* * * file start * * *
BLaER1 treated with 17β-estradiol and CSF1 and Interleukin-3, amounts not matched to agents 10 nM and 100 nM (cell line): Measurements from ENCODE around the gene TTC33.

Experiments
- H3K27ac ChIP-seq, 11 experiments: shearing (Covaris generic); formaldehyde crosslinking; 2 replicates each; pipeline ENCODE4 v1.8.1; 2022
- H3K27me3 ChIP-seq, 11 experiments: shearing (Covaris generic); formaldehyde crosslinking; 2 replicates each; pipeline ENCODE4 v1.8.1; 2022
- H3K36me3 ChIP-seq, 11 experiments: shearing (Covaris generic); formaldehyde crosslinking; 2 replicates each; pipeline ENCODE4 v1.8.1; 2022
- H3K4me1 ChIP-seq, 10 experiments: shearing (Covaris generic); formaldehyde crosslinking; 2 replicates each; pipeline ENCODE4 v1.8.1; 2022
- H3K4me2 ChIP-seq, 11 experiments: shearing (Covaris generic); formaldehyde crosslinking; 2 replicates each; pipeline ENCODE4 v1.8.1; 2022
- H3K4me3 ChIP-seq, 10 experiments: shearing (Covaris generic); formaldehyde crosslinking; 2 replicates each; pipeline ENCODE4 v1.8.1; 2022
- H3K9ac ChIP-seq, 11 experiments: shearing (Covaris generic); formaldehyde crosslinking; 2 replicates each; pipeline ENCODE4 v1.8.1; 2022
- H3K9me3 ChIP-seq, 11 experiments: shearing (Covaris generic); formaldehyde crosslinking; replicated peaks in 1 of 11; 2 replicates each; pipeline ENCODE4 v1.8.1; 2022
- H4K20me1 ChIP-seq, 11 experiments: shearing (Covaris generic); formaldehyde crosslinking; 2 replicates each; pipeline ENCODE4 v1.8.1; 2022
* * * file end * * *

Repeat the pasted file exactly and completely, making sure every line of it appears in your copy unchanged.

BLaER1 treated with 17β-estradiol and CSF1 and Interleukin-3, amounts not matched to agents 10 nM and 100 nM (cell line): Measurements from ENCODE around the gene TTC33.

Experiments
- H3K27ac ChIP-seq, 11 experiments: shearing (Covaris generic); formaldehyde crosslinking; 2 replicates each; pipeline ENCODE4 v1.8.1; 2022
- H3K27me3 ChIP-seq, 11 experiments: shearing (Covaris generic); formaldehyde crosslinking; 2 replicates each; pipeline ENCODE4 v1.8.1; 2022
- H3K36me3 ChIP-seq, 11 experiments: shearing (Covaris generic); formaldehyde crosslinking; 2 replicates each; pipeline ENCODE4 v1.8.1; 2022
- H3K4me1 ChIP-seq, 10 experiments: shearing (Covaris generic); formaldehyde crosslinking; 2 replicates each; pipeline ENCODE4 v1.8.1; 2022
- H3K4me2 ChIP-seq, 11 experiments: shearing (Covaris generic); formaldehyde crosslinking; 2 replicates each; pipeline ENCODE4 v1.8.1; 2022
- H3K4me3 ChIP-seq, 10 experiments: shearing (Covaris generic); formaldehyde crosslinking; 2 replicates each; pipeline ENCODE4 v1.8.1; 2022
- H3K9ac ChIP-seq, 11 experiments: shearing (Covaris generic); formaldehyde crosslinking; 2 replicates each; pipeline ENCODE4 v1.8.1; 2022
- H3K9me3 ChIP-seq, 11 experiments: shearing (Covaris generic); formaldehyde crosslinking; replicated peaks in 1 of 11; 2 replicates each; pipeline ENCODE4 v1.8.1; 2022
- H4K20me1 ChIP-seq, 11 experiments: shearing (Covaris generic); formaldehyde crosslinking; 2 replicates each; pipeline ENCODE4 v1.8.1; 2022